However, the produce, while inexpensive, is very good quality. You can easily justify the cost of a train ticket with the difference you save by buying in Italy. Parmesan cheese alone is typically €10 less a kilo than in France! Fruits and vegetables are easily €.50 to €2 cheaper if you shop around. A litre of olive oil, cheaper. It’s always good to go with a foldable shopping trolley tucked in your backpack. Yes, back to being a nerd.
The food vendors are always buzzier than the rest, and there is usually a crowd hovering around the butchers impatiently waiting for their number to be called. There’s typically a selection of ready-roasted meats and vegetables to enjoy at a table nearby or for a quick lunch at home. I quickly buy and move on, as there are others on my heels!
Today’s shop was modest – cherries, bag of dried porcini mushrooms, pesto sauce, some olives and sundried tomatoes – things that travel well.
For me, it’s just a treat to spend a day in a different country soaking up the energy of everyday life, and helping out the local vendors. With my shop finished, I was itching to head to the old town, which I hadn’t seen on my last trip.
Old Town is a pre-Roman as well as medieval settlement dating back to the 4th century BC. The Baptistery, one of the oldest early Christian buildings in northern Italy, and the Cathedral of St. Michael Archangel date back to the 4th and 5th centuries, but both were renovated in the late 1800’s and the 1960’s respectively to how they are today. They are a lovely melange of Baroque and Romanesque styles. And much of the rest of the Old Town stems from the 13th and 14th centuries.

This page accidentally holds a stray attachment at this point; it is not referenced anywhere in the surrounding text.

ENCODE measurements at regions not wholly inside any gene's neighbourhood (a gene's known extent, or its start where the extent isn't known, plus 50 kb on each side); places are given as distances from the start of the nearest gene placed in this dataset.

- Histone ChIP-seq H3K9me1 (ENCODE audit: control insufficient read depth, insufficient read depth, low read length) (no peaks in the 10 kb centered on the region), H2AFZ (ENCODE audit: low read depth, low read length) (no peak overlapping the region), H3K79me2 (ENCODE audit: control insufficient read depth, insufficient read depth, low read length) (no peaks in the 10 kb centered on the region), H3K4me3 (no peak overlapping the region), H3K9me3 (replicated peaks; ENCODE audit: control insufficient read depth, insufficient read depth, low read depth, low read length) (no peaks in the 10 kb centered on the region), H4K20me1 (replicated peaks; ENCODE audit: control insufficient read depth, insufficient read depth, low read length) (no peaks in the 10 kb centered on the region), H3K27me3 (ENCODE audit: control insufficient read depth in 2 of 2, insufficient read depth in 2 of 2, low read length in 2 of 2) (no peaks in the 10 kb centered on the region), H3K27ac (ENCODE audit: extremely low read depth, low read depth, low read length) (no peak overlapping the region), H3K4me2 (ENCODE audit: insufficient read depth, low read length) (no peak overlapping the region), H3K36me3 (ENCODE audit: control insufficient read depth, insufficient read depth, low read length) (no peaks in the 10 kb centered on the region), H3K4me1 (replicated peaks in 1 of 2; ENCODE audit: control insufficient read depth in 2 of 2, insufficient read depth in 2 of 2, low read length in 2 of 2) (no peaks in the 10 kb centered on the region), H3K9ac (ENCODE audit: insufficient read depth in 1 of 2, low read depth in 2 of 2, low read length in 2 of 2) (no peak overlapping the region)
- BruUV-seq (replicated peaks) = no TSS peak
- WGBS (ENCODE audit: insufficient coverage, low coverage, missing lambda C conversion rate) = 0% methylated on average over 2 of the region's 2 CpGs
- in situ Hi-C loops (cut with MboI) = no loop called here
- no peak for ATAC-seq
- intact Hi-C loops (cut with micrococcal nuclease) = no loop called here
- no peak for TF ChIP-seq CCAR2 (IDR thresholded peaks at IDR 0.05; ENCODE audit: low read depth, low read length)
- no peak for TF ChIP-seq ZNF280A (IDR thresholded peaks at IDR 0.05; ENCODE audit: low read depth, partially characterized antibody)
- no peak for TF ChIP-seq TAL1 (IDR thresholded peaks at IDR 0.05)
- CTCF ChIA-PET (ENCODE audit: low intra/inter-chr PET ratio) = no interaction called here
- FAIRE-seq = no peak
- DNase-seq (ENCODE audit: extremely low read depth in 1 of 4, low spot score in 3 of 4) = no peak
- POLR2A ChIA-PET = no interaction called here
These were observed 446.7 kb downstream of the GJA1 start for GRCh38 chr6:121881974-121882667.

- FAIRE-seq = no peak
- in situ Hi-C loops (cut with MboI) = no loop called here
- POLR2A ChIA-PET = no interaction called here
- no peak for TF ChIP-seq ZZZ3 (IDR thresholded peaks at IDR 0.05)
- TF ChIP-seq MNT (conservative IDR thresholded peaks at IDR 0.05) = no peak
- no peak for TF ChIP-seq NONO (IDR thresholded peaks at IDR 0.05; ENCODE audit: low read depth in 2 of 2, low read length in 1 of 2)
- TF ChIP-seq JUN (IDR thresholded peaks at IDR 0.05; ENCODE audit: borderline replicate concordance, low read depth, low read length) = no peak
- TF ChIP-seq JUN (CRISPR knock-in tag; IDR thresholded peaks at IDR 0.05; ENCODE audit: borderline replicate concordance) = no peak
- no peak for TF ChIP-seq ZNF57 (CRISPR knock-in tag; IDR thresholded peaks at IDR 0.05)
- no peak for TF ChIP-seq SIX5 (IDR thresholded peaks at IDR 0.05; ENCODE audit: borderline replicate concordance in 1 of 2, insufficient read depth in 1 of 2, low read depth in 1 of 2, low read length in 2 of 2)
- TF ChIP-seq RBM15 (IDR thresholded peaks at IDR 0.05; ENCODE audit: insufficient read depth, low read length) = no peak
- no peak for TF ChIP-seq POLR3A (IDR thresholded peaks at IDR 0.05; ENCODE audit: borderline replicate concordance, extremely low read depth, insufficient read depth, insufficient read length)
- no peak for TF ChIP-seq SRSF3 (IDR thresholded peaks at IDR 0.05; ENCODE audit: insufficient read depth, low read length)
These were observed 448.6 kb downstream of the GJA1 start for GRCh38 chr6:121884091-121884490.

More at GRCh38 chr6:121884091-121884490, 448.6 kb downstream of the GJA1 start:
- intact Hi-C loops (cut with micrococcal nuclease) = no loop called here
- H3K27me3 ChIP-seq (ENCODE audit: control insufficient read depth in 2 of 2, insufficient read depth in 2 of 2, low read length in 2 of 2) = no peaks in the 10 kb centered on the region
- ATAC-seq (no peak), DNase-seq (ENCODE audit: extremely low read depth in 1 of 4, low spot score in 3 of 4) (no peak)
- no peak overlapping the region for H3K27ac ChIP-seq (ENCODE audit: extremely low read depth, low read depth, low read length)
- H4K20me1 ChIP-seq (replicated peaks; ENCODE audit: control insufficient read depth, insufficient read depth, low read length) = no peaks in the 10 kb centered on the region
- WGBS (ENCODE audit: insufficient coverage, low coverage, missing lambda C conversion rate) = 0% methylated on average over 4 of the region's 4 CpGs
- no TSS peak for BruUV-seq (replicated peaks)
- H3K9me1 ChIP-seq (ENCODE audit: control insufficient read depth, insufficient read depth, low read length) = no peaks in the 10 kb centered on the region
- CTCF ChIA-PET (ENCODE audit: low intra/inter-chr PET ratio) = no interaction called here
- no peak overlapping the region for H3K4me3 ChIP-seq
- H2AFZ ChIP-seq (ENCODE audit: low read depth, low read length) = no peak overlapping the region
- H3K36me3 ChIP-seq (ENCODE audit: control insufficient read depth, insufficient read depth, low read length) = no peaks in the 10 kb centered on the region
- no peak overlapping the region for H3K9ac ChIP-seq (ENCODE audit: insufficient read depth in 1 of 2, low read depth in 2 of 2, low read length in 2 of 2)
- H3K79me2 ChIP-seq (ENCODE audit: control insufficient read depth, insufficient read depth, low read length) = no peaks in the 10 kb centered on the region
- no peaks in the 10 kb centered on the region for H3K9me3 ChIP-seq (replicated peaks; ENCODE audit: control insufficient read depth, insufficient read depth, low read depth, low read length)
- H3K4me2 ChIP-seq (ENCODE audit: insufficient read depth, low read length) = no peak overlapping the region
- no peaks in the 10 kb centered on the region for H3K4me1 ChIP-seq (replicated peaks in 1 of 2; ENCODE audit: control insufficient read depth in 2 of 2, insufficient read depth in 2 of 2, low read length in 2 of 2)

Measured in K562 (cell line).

It’s lovely with its ancient arched passage-ways with bars, restaurants and shops discreetly tucked underneath. Overhead, the Old Town was adorned with banners to patron saint, Sant’ Eulalia after the recent Palio Storico di Albenga. Well worth a visit. St Michael’s has free entry and the Baptistry costs €5.
All this wondering around and delicious smells makes me hungry, so I typically seek out a restaurant that looks authentic, and not real modern. I also look for older staff lingering about. I quite like a good mom and pop shop that appears to have been in business awhile. Today’s off the beaten path restaurant was Ristorante Al Falcone, Via Roma 55. It’s a charming shady spot with a view of St. Michael’s with a breezy covered terrace.
The terrace had 10 tables and the menu is partly scribbled on a chalk board. There, two women were wizzing about impatiently taking orders, placing orders on the wrong tables, mixing up drink orders, and the whole time, laughing at all their screw-ups. In fact, all of us were looking at one another and laughing at them. They both were charmingly, visibly missing a few teeth. Hmmm. Better check out the desserts!
I don’t know what it is about Liguria, but I love Spaghetti alle Vongole. The ingredients just taste better with virgin olive oil, fresh garlic, a dash of local white wine, and fresh steamed clams, and this was no exception. A hefty plate costs €9 like many of the main dishes. The plate of the day was oven-roasted octopus with quartered potatoes and carmelized onions for €12. If pizza is your passion, most range from €5-7. Add 1/4 litre of wine for €3, and coffee for €1. This place is a steal! Desserts? I simply had no room!
Although I usually head back in the afternoon, you could easily make a full day of it by heading to the beach either before or after your market stomp. They have a lovely stretch of clean beach along Lungomare Doria where you can rent a lounge chair and umbrella for a 1/2 day and grab a bite to eat at the adjoining restaurants. Or simply stretch out your beach towel and enjoy the Mediterranean sun. A refreshing dip in this steamy heat today would have been ideal, but the idea of hot olives and cherries was not! Next time I need to plan ahead.
The market is open every Wednesday throughout the year on Via Dalmazia.